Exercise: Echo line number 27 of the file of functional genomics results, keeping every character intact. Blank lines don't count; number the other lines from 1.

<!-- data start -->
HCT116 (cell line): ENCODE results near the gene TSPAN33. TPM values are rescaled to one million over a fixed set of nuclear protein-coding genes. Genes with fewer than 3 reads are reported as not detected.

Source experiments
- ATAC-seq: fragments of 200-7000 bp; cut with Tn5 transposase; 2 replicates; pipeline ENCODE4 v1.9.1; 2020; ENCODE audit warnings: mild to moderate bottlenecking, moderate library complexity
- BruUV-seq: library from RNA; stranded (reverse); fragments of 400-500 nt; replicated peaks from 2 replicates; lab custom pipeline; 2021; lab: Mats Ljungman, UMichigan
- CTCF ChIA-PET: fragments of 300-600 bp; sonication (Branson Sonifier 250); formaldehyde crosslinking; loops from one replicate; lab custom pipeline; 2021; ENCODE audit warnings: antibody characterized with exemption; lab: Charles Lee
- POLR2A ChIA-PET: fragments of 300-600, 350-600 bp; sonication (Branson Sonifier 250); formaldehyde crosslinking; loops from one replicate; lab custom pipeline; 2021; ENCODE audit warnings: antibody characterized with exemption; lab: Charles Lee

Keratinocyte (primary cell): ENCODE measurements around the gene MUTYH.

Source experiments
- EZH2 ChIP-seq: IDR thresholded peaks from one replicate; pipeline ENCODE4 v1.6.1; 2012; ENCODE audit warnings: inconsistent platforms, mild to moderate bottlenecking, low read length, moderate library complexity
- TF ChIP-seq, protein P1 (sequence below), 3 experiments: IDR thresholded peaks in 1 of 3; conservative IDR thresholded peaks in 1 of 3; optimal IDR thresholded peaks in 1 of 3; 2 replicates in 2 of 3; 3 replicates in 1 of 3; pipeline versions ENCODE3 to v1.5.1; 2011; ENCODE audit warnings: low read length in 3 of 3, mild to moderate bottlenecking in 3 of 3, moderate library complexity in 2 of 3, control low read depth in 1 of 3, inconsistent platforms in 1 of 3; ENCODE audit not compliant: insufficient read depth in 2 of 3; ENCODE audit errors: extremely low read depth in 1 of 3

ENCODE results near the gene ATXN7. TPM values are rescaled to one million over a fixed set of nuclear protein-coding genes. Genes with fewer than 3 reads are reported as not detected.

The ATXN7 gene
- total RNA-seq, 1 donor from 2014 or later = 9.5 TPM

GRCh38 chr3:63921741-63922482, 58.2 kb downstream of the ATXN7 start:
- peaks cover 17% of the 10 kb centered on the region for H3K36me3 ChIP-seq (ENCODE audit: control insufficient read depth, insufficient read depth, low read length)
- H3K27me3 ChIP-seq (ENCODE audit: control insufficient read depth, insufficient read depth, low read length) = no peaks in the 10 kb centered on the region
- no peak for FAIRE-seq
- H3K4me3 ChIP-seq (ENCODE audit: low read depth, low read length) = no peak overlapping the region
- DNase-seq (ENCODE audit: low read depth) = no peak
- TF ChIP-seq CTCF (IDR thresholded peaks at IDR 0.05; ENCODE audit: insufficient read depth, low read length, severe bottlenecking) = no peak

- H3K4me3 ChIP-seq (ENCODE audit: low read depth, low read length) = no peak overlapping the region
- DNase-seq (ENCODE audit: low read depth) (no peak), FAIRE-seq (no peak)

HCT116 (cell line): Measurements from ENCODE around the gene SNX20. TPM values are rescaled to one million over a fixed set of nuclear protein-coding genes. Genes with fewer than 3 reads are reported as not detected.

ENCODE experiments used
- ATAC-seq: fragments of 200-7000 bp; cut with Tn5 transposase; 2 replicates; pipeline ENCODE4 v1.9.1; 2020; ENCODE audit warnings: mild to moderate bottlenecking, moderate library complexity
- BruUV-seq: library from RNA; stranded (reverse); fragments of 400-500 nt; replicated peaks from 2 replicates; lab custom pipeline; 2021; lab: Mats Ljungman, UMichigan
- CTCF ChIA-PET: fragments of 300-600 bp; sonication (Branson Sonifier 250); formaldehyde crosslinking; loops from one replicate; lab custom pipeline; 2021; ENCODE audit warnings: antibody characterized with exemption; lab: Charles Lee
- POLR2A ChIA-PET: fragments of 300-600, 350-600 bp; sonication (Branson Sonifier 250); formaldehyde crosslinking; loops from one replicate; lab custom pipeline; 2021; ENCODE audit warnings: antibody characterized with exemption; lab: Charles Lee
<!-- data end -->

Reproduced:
- CTCF ChIA-PET: fragments of 300-600 bp; sonication (Branson Sonifier 250); formaldehyde crosslinking; loops from one replicate; lab custom pipeline; 2021; ENCODE audit warnings: antibody characterized with exemption; lab: Charles Lee